Sidor som bilder


See the reapers, gleaners, dining,
Seated on the verdant grass;
O'er the gate the squire reclining,
Wanton eyes each ruddy lass.


Hark! a sound like distant thunder

Murd❜rer may thy malice fail!

Torn from all they love asunder,
Widow'd birds around us wail.


Now Pomona pours her treasure,
Leaves autumnal strew the ground,
Plenty crowns the market measure,
While the mill runs briskly round.


Now the giddy rites of Comus,
Crown the hunter's dear delight;

Ah! the year is flitting from us,
Bleak the day, and drear the night.


Bring more turf, and set the glasses,
Join, my friends, our Christmas cheer;
Come a catch!-and kiss the lasses-

Christmas comes but once a year.


AH! why will memory, with officious care,
The long-lost visions of my days renew;
Why paint the vernal landscape green and fair,
When life's gay dawn was opening to my view.

Ah! wherefore bring those moments of delight,
When with my Anna, on the southern shore;
I thought the future as the present bright :
Ye, dear delusions!-ye return no inore!

Alas! how different does the truth appear,

From the warm picture youth's rash hand pourtrays! How fades the scene as we approach it near, And pain and sorrow strike; how many ways.

Yet of that tender heart, ah! still retain
A share for me and I will not complain.

General Evening Post.


On a tax being laid upon spirits in order to make up a small deficiency in the million per annum, appropriated to the payment of the national debt.

AMOR PATRIE," to Pitt is a passion innate, (The virtues of Chatham he surely inherits)If a million per annum he saves to the state; No wonder, good people, he raises your spirits!


HERE lies poor Johnson. Reader have a care,
Tread lightly lest you rouse a sleeping bear ;
Religious-moral, generous and humane

He was-but self-sufficient-rude and vain:
Ill bred and overbearing in dispute,

A scholar and a christian-yet a brute.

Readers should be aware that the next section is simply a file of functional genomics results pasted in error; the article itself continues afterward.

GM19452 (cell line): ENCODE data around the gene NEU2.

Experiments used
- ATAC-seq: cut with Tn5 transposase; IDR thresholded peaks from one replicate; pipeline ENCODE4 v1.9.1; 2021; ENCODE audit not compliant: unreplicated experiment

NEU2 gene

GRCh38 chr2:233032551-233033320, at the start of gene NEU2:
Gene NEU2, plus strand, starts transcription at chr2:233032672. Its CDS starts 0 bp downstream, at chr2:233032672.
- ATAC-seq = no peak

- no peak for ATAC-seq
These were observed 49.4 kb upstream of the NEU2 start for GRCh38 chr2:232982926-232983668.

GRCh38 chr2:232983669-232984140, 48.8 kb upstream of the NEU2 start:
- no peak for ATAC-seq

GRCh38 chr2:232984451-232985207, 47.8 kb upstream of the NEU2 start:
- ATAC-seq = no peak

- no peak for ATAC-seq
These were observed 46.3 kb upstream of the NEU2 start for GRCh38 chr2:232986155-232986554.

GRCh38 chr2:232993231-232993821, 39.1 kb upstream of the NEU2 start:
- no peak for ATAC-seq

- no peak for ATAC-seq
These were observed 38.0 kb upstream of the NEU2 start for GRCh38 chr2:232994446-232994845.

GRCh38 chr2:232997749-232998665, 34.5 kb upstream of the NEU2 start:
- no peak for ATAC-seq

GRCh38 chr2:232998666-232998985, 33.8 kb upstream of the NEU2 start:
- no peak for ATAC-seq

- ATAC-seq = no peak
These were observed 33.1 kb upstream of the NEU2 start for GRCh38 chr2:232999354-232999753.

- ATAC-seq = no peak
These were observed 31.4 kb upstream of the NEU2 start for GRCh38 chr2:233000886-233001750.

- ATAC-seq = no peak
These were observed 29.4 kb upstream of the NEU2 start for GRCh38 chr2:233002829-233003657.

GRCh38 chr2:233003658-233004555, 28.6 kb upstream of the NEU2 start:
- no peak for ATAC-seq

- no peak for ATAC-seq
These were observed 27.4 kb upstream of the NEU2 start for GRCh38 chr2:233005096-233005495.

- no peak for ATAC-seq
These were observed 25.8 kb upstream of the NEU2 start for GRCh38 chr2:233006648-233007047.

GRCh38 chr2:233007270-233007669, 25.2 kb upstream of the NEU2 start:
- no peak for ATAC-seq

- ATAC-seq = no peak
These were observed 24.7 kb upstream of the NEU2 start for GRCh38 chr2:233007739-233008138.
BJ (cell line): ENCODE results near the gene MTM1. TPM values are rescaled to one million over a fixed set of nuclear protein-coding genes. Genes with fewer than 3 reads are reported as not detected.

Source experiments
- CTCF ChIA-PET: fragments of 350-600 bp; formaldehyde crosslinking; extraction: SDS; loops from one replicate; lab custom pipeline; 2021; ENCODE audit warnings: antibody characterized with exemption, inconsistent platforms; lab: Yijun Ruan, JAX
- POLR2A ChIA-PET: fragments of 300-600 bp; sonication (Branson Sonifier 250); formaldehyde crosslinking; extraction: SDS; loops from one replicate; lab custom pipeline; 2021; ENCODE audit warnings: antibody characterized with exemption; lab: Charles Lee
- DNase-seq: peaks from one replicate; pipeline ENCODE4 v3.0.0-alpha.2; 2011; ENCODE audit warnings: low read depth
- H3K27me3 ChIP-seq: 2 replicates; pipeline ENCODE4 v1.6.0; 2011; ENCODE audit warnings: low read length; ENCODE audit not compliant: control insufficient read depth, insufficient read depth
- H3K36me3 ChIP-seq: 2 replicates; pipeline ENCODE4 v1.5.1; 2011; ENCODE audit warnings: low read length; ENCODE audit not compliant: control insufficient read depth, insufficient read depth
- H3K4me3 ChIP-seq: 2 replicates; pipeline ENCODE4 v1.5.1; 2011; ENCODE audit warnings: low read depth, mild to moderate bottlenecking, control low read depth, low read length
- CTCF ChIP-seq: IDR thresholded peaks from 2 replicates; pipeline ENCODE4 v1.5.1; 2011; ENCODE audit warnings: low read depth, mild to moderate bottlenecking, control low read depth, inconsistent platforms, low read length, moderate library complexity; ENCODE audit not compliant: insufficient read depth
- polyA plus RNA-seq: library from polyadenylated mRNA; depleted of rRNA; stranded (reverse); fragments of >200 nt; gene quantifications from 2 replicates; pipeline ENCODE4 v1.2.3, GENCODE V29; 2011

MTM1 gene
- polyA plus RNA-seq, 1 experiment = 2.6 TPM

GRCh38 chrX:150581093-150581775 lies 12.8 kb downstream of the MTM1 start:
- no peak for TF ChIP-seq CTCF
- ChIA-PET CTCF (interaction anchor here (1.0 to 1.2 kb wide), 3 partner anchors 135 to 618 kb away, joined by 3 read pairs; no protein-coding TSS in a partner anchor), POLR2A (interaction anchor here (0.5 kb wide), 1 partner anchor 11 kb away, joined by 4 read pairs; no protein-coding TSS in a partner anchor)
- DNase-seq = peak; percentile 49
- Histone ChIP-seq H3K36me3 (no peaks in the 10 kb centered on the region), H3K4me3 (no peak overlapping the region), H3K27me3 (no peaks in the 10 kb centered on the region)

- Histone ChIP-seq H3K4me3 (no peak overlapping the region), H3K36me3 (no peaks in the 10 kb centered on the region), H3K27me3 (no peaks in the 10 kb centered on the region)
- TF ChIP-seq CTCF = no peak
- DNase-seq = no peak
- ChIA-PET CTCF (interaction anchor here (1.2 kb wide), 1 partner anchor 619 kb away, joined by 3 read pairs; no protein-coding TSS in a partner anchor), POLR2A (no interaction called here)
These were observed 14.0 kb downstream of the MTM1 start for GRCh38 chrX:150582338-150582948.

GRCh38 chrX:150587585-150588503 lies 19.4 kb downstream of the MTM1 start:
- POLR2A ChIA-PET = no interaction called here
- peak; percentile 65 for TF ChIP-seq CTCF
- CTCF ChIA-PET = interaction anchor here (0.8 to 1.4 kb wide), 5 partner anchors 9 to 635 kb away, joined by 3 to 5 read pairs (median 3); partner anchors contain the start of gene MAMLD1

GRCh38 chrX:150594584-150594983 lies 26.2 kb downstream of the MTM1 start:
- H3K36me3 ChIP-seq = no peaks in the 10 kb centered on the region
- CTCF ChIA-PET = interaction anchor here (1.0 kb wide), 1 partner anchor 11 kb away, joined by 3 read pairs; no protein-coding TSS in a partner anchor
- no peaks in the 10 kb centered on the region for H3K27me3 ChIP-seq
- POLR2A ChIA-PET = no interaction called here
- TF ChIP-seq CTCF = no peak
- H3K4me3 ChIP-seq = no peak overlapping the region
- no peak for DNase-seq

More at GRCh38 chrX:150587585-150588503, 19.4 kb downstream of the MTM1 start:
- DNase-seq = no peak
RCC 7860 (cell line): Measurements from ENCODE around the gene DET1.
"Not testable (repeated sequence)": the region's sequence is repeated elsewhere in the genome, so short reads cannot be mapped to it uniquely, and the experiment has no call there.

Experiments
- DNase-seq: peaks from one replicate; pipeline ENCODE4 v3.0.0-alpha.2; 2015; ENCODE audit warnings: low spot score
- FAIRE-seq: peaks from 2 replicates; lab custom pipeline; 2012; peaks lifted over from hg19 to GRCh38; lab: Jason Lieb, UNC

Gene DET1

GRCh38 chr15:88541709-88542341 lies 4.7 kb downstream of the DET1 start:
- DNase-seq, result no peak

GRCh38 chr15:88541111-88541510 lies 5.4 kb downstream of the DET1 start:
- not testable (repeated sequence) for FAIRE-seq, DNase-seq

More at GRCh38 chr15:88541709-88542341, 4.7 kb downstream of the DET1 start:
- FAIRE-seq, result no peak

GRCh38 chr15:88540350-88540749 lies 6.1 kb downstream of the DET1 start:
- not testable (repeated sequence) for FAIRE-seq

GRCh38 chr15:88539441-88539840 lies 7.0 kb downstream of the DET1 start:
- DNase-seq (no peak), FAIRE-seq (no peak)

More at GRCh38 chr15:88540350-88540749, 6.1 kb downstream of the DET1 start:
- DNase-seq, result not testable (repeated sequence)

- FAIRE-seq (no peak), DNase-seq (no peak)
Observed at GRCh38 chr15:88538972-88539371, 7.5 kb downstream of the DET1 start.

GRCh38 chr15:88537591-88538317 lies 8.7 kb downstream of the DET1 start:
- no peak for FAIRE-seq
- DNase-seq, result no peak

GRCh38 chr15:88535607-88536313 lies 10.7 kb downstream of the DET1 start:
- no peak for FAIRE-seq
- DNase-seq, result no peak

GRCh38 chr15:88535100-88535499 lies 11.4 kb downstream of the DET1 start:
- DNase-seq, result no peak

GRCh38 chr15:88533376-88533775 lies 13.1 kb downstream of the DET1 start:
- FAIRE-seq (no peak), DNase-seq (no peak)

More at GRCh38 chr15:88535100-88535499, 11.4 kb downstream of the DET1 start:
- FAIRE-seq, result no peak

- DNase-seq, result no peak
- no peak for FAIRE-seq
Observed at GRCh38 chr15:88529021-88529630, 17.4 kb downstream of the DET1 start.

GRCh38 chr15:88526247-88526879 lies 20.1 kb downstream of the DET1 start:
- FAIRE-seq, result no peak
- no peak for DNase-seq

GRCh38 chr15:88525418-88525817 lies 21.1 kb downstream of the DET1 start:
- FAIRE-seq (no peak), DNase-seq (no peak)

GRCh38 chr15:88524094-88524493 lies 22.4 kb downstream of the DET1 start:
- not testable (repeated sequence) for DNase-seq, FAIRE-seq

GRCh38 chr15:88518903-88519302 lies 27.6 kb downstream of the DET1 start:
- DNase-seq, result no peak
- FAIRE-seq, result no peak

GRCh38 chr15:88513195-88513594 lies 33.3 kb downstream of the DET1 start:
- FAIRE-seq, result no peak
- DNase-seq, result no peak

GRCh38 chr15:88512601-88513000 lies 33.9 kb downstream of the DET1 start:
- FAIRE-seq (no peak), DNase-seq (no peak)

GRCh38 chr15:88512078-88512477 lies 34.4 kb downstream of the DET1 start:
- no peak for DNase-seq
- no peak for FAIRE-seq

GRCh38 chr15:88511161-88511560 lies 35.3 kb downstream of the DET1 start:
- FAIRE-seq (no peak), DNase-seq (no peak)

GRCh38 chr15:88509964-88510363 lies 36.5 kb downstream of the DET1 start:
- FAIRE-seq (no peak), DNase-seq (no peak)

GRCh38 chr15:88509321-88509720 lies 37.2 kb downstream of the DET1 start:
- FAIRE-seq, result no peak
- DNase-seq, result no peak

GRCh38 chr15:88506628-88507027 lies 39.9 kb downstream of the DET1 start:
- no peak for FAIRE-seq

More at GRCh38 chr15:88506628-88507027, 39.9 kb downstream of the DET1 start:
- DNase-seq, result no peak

Would you know all his wisdom and his folly,
His actions-sayings-mirth and melancholy;
Boswell and Thrale, retailers of his wit,

Will tell you how he wrote and talk'd and cough'd

and spit.



THEE, Johnson, both dead and alive we may note,

In the fam❜d biographical line


When living the life of a Savage you wrote,
Now many a Savage writes thine.


SAY, lonely maid, with down-cast eye---
O Delia say, with cheek so pale,
What gives thy heart the lengthen'd sigh,
That tells the world a mournful tale?

That tears, that thus each other chase,
Bespeak a bosom swell'd with woe;

Thy sighs, a storm that wrecks thy peace,
Which souls like thine should never know..

O tell me, doth some favour'd youth,
With virtue tir'd, thy beauty slight;
And leave those thrones of love and truth,
That lip, and bosom of delight?

Perhaps to nymphs of other shades,
He feigns the soft impassion'd tear;
With songs their easy faith invades,
That treach'rous won thy witless ear.

Let not those maids thy envy move,
For whom his heart may seem to pine-
That heart can ne'er be bless'd by love,
Whose guilt could force a pang from thine.

Peter Pindar.



Ar morn and eve to thee I pray,
And as I pass the mountain's side,
I drop the tear, the tender sigh!,
For who can all their sorrows hide?

O shower your choicest blessings down
Upon a hapless, cheerless maid,

Who wanders here, and quite forlorn,
"Tis thou must guide the paths I've stray'd.

General Evening Post.


On reading her Sonnets.

NOT the sweet bird, who thro' the nights of May,
Pours the sad story of her hapless love;

To the touch'd heart such tender things can say,
Or with such plaintive eloquence can move!

Base were those groveling minds, those breasts of stone, Who taught thee grief, nor time nor hope can heal: Hours may they know unpitied and alone;

When their own woes shall make the wretches feel.

Oh! cou'd or fame, or friendship, aught impart
To cure the wounds thy injur'd peace has known;
For other's sorrows still thy tender heart
Should softly melt, but never for thine own.

Till pitying all-and ev'n thy foes forgiv'n,
Thy candid spirit seeks its native heav'n.

General Evening Post.

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